Lit is lit books are books. We find certain books at certain times and they change us. Categories are for selling.
From Daemon Voices: On Stories and Storytelling by Philip Pullman. Used with permission of the publisher, Vintage Books. Copyright © 2017 by Philip Pullman.
From The Guardian http://nzzl.us/XM0TsNG via @nuzzel
From the New York Times August 17, 2018
Two things keep Karel Capek’s “War With the Newts” from getting the recognition it deserves: its cover and its title. The best translation’s cover design, black text on teal, has all the panache of a dishwasher manual. And the title evokes spacesuit-clad heroes racing around cheap sets, firing laser guns at unscary animatronic lizards.
Forget all that.
Karel Capek: A Starter Kit
Here’s a brief guide to the newt-free portions of Capek’s oeuvre.
‘The Gardener’s Year’
When he wasn’t dreaming up sci-fi dystopias, Capek was in the garden. This cheerful, exasperated journal is fun even for readers who don’t know a daisy from a dahlia.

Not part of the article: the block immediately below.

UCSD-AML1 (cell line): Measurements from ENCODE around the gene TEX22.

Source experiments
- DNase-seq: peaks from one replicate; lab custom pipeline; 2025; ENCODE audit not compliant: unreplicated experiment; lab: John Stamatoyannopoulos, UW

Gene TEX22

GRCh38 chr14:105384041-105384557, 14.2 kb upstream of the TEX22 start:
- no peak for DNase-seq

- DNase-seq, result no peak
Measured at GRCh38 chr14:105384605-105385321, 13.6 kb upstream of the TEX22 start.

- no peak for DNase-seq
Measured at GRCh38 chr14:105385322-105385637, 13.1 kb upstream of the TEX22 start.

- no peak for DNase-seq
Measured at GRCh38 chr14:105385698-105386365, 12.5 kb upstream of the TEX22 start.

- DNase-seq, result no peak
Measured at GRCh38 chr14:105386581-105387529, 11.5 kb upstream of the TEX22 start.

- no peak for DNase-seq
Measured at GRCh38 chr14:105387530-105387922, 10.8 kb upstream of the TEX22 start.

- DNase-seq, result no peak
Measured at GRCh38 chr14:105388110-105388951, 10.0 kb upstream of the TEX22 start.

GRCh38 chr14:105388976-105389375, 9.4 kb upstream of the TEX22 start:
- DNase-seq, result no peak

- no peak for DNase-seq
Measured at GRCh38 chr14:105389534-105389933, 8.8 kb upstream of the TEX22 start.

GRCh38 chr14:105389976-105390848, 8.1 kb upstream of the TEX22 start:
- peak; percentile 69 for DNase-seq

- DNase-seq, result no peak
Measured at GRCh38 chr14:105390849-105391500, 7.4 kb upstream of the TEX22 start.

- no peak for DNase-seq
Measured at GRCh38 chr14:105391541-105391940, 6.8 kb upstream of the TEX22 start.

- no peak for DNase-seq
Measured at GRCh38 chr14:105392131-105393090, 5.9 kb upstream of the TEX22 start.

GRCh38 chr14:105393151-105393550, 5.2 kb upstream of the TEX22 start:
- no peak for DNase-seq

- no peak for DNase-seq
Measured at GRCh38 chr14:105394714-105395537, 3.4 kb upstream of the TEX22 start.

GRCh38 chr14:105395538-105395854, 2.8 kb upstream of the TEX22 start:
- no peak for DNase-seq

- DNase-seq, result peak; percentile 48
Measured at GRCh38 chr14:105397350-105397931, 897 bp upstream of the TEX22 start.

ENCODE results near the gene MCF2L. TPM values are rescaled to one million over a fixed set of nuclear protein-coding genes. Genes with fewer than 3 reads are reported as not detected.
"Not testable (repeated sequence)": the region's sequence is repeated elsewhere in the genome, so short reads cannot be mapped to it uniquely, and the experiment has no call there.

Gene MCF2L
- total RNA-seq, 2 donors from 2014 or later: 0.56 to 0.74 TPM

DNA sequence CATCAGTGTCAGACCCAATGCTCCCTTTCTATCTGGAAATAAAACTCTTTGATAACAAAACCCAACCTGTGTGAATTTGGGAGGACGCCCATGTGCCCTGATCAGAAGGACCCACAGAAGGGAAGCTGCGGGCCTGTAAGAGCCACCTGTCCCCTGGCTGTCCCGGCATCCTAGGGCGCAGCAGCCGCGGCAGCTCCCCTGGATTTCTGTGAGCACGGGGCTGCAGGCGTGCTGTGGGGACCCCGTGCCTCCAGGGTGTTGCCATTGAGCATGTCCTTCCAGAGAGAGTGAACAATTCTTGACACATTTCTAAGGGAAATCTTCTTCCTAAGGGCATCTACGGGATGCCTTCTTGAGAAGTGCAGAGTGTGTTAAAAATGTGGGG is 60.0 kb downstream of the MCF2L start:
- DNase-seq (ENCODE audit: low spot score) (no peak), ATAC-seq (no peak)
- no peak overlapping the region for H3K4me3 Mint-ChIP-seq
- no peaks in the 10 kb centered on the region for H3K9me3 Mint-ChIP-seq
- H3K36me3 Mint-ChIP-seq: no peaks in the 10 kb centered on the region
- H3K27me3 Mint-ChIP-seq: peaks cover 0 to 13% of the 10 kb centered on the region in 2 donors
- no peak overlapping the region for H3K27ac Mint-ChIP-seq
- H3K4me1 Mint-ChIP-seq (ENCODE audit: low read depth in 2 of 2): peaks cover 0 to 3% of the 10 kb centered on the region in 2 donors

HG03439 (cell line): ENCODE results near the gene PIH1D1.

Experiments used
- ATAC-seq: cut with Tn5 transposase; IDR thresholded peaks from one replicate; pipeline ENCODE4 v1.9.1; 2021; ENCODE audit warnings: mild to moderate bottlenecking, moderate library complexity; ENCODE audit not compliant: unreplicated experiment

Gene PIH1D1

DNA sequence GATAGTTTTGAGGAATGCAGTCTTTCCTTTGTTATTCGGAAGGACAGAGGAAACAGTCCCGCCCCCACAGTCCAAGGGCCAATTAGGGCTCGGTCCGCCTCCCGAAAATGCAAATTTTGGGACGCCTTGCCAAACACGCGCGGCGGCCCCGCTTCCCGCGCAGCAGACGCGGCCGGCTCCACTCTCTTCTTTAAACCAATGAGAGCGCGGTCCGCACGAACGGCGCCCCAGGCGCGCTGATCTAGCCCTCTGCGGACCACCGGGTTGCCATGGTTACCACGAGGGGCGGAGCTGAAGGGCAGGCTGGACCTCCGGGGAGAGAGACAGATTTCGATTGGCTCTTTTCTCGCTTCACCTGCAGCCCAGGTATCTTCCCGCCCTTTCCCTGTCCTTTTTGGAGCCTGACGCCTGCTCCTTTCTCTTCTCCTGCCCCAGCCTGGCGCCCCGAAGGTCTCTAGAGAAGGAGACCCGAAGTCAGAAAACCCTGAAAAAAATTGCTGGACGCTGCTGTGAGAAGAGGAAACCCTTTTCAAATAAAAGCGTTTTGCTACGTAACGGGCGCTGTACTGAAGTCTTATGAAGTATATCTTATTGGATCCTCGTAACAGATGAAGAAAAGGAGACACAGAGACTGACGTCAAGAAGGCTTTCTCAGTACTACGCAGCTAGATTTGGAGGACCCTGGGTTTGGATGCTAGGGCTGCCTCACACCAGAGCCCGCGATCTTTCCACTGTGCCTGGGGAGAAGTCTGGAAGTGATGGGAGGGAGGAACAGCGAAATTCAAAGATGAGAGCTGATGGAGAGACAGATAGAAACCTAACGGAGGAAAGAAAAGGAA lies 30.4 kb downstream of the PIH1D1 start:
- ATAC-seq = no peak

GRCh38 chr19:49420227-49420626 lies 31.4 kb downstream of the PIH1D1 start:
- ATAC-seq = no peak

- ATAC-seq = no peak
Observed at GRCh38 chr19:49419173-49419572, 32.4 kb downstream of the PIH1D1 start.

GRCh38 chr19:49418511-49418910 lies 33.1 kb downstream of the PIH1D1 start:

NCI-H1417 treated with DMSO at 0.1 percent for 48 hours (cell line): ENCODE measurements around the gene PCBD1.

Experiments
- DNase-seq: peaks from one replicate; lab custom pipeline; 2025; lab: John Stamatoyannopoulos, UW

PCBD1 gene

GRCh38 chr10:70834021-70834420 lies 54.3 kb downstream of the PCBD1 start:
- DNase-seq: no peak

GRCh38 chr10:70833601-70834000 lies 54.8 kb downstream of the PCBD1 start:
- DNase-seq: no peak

Capek’s most popular work while he was alive (it’s where the word “robot” first appears), today it reads mostly like a rough draft of “War With the Newts.”
A trilogy of philosophical novels in which Capek dabbles in detective fiction and unreliable narration. Warning: It makes “War With the Newts” read like a conventional potboiler.
‘The Absolute at Large’
Capek, in 1922, foresees a device that can produce unlimited cheap energy, with the small catch that it might just lead to a world-destroying global war.
When he died in 1938, Capek was working on this bleak polyphonic novel about a half-crazed, compulsively plagiaristic composer.
Rivers of London began as a series of novels by Ben Aaronovitch.
Each volume is a separate story featuring Peter Grant, who is both a junior detective and trainee wizard. He is joined in the stories by his boss Detective Chief Inspector Thomas Nightingale, a police colleague of Nightingale’s, and Peter’s girlfriend, Beverly Brook, who is the goddess of her namesake waterway.
The setting is the dark side of London, where criminality and evil collide. You can read the graphic series, or the novels or both, and on his own website Aaronovich has a chronology, which, of course, is not the publishing chronology, where you can read both in the sequence that the events unfold (mostly).
London is a background, and clearly the inspiration, but these could take place in any big city, on cusp of night and darkness, where reality meets the fears and real dangers that haunt us all.